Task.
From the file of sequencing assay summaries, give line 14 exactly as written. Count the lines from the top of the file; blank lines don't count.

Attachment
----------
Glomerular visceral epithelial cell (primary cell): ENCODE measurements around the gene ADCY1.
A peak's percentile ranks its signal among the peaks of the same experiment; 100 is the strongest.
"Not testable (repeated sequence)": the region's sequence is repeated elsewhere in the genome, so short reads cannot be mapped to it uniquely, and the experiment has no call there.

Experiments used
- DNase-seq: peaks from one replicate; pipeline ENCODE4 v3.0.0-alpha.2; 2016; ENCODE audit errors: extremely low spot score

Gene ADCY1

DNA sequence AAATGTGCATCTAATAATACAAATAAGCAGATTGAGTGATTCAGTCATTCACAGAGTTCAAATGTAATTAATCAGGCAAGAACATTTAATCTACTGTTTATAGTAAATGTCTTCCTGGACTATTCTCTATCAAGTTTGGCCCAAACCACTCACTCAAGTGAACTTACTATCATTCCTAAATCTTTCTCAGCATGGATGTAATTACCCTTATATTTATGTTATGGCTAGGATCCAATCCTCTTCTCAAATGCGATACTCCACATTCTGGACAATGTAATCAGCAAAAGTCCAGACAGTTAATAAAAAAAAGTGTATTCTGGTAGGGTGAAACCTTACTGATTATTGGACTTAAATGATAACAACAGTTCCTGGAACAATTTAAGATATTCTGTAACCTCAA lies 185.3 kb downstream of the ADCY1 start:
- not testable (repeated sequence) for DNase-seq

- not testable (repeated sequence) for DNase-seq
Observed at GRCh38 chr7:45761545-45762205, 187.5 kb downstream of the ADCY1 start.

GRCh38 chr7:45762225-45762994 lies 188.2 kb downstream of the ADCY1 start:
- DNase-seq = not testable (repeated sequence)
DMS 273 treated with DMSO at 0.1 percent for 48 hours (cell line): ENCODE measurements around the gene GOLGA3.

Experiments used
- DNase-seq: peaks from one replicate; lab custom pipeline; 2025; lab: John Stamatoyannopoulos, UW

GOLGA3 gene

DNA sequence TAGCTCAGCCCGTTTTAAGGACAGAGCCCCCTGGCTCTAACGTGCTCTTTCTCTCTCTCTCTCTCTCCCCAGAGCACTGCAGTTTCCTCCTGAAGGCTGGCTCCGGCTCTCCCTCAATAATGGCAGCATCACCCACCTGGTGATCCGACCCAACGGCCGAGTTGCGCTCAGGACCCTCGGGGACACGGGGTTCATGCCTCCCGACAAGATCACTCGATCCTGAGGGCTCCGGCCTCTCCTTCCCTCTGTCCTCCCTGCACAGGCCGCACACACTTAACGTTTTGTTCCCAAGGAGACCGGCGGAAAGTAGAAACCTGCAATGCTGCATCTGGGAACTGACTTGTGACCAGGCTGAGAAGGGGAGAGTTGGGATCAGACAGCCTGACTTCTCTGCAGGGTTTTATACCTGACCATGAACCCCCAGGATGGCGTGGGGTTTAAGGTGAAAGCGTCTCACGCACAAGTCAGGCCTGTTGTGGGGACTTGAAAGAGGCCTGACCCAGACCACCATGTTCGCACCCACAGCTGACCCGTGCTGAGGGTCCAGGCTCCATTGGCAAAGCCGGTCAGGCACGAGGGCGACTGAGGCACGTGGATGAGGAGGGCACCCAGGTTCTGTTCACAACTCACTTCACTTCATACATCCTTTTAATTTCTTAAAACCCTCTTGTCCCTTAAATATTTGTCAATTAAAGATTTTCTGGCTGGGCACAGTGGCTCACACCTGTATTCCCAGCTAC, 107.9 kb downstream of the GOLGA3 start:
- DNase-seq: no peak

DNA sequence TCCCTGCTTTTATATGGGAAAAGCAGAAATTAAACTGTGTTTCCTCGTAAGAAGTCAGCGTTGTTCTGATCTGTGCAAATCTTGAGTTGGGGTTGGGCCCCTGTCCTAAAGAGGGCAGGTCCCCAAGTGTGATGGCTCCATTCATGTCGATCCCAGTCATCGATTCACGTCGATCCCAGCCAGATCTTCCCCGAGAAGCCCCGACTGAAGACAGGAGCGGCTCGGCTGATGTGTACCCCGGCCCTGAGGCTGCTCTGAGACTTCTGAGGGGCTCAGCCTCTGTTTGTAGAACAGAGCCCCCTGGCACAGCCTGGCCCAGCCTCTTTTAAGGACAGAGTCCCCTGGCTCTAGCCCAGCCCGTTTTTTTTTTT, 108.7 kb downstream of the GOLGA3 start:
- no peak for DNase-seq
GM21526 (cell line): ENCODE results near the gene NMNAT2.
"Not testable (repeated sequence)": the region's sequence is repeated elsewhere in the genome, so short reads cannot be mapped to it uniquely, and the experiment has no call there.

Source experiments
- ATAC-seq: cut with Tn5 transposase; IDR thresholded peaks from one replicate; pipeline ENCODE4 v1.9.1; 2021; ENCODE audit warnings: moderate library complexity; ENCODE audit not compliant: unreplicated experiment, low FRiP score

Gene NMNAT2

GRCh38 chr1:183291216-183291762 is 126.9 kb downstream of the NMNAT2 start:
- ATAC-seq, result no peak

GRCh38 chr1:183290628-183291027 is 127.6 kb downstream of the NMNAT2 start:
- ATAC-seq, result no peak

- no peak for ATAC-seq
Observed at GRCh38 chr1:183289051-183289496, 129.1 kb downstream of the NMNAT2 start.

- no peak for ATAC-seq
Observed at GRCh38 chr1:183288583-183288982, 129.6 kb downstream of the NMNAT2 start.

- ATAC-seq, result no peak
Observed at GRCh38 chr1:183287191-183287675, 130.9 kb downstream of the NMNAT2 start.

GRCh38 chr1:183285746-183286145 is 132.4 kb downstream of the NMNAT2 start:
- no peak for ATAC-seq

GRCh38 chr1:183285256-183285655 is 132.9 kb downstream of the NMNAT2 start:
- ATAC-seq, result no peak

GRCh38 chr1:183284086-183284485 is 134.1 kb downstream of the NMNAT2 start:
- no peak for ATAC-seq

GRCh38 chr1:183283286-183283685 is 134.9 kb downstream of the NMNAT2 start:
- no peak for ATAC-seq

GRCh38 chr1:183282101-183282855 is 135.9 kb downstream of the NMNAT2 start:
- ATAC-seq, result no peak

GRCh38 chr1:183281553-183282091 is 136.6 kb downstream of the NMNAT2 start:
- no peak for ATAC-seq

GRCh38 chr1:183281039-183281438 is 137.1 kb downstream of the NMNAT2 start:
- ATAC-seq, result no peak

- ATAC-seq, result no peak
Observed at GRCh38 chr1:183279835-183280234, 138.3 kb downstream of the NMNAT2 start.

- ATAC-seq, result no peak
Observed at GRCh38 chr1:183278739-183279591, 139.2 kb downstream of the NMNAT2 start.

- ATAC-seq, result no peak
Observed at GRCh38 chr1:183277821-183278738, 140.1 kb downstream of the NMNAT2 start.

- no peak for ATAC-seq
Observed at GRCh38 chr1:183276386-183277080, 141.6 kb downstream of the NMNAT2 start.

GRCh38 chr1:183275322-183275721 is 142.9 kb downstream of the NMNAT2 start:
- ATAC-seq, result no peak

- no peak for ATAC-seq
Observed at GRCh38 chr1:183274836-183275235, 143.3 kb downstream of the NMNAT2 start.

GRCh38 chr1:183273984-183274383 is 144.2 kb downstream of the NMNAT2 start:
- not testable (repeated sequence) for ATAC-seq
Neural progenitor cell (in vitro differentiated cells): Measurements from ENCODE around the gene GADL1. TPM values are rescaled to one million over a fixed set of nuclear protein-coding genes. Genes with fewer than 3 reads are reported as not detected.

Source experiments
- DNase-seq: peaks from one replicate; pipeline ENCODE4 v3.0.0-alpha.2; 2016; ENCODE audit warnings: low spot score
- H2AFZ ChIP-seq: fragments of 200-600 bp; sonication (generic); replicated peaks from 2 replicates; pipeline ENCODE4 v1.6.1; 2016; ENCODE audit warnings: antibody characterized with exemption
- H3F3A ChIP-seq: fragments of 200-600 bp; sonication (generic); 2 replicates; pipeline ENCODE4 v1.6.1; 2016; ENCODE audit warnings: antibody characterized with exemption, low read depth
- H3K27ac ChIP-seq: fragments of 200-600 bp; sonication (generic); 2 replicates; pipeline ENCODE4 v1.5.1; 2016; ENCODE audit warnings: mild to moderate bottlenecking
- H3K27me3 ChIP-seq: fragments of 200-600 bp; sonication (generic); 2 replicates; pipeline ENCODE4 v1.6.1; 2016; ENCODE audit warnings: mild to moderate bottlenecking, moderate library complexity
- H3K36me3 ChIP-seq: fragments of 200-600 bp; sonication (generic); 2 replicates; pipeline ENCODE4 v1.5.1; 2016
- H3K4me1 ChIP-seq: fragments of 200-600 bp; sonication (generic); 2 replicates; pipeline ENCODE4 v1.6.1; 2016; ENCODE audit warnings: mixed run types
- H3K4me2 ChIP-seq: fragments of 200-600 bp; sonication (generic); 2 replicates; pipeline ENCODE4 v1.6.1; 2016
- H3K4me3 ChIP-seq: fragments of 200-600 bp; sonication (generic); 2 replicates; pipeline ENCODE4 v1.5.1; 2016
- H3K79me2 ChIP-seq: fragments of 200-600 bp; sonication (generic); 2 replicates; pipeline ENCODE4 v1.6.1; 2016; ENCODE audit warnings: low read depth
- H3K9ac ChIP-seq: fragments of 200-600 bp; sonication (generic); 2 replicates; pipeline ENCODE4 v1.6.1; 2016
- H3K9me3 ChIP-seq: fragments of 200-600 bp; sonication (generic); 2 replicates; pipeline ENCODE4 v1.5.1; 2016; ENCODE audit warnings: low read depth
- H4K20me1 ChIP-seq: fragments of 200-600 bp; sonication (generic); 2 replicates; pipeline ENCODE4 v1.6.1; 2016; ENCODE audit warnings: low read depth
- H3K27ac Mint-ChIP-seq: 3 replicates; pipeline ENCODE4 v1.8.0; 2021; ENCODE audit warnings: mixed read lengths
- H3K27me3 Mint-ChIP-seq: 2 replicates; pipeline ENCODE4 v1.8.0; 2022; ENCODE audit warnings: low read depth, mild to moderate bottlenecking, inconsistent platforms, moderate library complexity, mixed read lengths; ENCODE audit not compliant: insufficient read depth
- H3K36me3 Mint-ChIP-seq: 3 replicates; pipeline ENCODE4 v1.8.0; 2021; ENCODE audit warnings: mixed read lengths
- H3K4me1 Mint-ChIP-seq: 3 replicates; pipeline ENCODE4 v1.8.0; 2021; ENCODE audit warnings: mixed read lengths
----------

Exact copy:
Experiments used